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exocet_cm
Free at last, free at last
Premium
join:2003-03-23
New Orleans, LA
kudos:3

Best way to lock down public-accessible servers

I'm testing some public-accessible servers in my lab that are behind my gateway/firewall.

These multiple servers running 2008 R2 Web run public-facing applications (secure FTP, secure HTTP portal, etc) and connect through DCOM and other means to back-end application servers running 2008 R2 Enterprise.

Although these web servers are in the same subnet as the app servers, have the same domain firewall policies as the app servers, their only "protection" from the outside is the gateway.

Now that I'm done testing the Web-to-App connections and the programs are running smoothly, what would be the best method, if any, to lock these servers down? Put them in a new subnet?
--
"All newspaper editorial writers ever do is come down from the hills after the battle is over and shoot the wounded." - Bruce Anderson
"I have often regretted my speech, never my silence." - Xenocrates
Check out my blog: »www.johndball.com



Jahntassa
What, I can have feathers
Premium
join:2006-04-14
Conway, SC
kudos:4

1 recommendation

I usually put anything that's 'public facing' on a 'DMZ' network, which is separate from any internal LANs. If that public system needs to talk to something on the LAN, I either do a pull from the LAN side, or lock down that public system so it can only access specifically what I need it to access.

Beyond that, firewall on each, only specific ports on the WAN firewall / router allowed to them, and Anti-Virus with reporting turned on.


JoelC707
Premium
join:2002-07-09
Lanett, AL
kudos:5

1 recommendation

reply to exocet_cm

My suggestion is a DMZ network as well. You'd end up with two firewalls. One at the border with the DMZ network behind it and in the DMZ network is your second firewall that feeds the LAN network. You'd run either public IPs on the DMZ servers or 1:1 static NAT, don't run general NAT here, run NAT on the LAN side so you aren't double NATing.

This arrangement gives you two firewalls an outside hacker must penetrate to get to LAN resources and provides a true firewall between the LAN and public servers (allow specific ports though only as needed for them to communicate with their respective back-end servers).


HarryH3
Premium
join:2005-02-21
kudos:2
Reviews:
·Suddenlink
reply to exocet_cm

Here's a pdf of how it would be done using a Watchguard device: »www.watchguard.com/help/configur···-US).pdf The idea is similar regardless of which firewall you have.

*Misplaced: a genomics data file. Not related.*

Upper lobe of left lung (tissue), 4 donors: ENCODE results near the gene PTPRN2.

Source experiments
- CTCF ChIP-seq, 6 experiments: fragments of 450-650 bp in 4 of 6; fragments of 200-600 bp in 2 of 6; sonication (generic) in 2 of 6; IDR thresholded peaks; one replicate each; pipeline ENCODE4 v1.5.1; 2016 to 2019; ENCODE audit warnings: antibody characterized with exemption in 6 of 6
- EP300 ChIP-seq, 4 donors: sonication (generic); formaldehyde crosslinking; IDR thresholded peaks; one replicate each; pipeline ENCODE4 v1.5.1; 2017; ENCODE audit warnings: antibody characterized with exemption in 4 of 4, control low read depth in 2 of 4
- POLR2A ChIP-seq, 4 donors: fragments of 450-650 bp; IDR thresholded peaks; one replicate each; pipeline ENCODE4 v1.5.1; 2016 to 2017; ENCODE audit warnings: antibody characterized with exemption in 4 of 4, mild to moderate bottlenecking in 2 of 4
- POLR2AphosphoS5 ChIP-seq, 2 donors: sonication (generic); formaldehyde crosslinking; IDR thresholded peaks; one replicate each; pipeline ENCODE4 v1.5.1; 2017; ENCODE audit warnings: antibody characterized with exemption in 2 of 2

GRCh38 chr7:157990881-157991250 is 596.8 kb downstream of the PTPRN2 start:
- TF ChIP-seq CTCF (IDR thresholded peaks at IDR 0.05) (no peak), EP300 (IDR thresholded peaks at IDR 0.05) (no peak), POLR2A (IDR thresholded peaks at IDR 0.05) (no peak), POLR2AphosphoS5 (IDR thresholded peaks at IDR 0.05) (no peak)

exocet_cm
Free at last, free at last
Premium
join:2003-03-23
New Orleans, LA
kudos:3
reply to JoelC707

Everything is virtual, BTW except for the gateway/firewall which is a physical box.

On the gateway, I have two external IPs. One for everything, the second IP is mapped 1:1 to all external accessible servers. All traffic incoming/outgoing goes through that IP address for those servers.

I guess that is the first step in segregating traffic for these servers. The second would be internally separating the subnet, referenced in the Watchguard link, to something my main server subnet doesn't use and using domain windows firewall (already in place) to configure access to those devices. Windows Firewall would block all ports from that subnet and I would poke holes in the DENY ALL rule to allow certain traffic.
--
"All newspaper editorial writers ever do is come down from the hills after the battle is over and shoot the wounded." - Bruce Anderson
"I have often regretted my speech, never my silence." - Xenocrates
Check out my blog: »www.johndball.com

JoelC707
Premium
join:2002-07-09
Lanett, AL
kudos:5

Through the use of VLANs and/or subnetting, you could use multiple inside interfaces on the single firewall to gain a DMZ subnet setup. It won't be completely a true DMZ subnet because it shares the same firewall but it'll be close. Your diagram would be about right for that kind of setup.



tubbynet
reminds me of the danse russe
Premium,MVM
join:2008-01-16
Chandler, AZ
kudos:1
reply to exocet_cm

said by exocet_cm:

Now that I'm done testing the Web-to-App connections and the programs are running smoothly, what would be the best method, if any, to lock these servers down? Put them in a new subnet?

(i say all of this speaking from working in large datacenters -- so take it with a grain of salt and apply what you think is needed).

generally -- you look at two fold isolation. the first -- being mentioned by Jahntassa See Profile in creating a public dmz for all external facing servers and services. bear in mind -- that the normal connotation for this is either (a) external users coming from the interwebs, or untrusted external uses (b2b-type stuffs). this dmz is isolated from the "trusted" network by way of a firewall.